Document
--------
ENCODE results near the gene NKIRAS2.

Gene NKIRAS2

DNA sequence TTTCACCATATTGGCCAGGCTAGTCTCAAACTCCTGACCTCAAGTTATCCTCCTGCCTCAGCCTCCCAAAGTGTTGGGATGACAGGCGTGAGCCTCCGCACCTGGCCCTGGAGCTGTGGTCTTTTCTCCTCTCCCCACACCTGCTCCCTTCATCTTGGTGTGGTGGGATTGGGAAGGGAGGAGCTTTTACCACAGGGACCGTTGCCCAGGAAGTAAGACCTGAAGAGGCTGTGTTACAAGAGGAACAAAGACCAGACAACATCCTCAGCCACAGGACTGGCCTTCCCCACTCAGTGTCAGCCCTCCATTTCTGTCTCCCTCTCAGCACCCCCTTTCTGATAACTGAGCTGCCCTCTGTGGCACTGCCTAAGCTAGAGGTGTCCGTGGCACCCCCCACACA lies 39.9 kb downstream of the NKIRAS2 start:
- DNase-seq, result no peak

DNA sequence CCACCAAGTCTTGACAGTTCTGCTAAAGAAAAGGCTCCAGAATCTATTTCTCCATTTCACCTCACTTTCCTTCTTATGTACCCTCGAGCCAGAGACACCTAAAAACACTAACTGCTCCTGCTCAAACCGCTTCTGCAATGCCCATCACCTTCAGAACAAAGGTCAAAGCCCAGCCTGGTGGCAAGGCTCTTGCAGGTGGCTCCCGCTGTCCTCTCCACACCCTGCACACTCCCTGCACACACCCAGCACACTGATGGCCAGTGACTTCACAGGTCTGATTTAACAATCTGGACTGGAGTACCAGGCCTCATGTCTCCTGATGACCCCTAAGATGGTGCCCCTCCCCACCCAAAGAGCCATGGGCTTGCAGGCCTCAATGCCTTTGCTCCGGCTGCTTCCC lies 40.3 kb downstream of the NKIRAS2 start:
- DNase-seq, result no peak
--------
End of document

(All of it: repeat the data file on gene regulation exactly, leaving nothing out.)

ENCODE results near the gene NKIRAS2.

Gene NKIRAS2

DNA sequence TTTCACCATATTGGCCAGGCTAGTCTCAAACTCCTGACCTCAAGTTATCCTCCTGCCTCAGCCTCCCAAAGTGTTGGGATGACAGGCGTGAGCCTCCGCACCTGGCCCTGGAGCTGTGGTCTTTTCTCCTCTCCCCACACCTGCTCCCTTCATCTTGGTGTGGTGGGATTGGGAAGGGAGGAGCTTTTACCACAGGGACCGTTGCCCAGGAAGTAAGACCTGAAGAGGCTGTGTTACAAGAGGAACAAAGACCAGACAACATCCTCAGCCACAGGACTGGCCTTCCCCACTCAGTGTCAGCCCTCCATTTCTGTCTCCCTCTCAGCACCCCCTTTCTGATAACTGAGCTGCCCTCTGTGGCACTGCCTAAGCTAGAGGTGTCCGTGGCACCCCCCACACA lies 39.9 kb downstream of the NKIRAS2 start:
- DNase-seq, result no peak

DNA sequence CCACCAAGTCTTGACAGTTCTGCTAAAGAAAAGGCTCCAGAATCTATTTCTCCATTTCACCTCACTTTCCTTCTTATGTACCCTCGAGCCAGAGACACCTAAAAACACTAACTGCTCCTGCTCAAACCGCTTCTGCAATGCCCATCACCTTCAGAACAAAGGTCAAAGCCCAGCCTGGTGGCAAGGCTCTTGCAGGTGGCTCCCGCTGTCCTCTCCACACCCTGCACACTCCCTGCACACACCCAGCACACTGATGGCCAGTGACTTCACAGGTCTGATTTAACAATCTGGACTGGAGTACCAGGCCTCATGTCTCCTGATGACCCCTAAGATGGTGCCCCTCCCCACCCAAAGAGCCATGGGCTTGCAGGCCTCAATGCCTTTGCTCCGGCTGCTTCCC lies 40.3 kb downstream of the NKIRAS2 start:
- DNase-seq, result no peak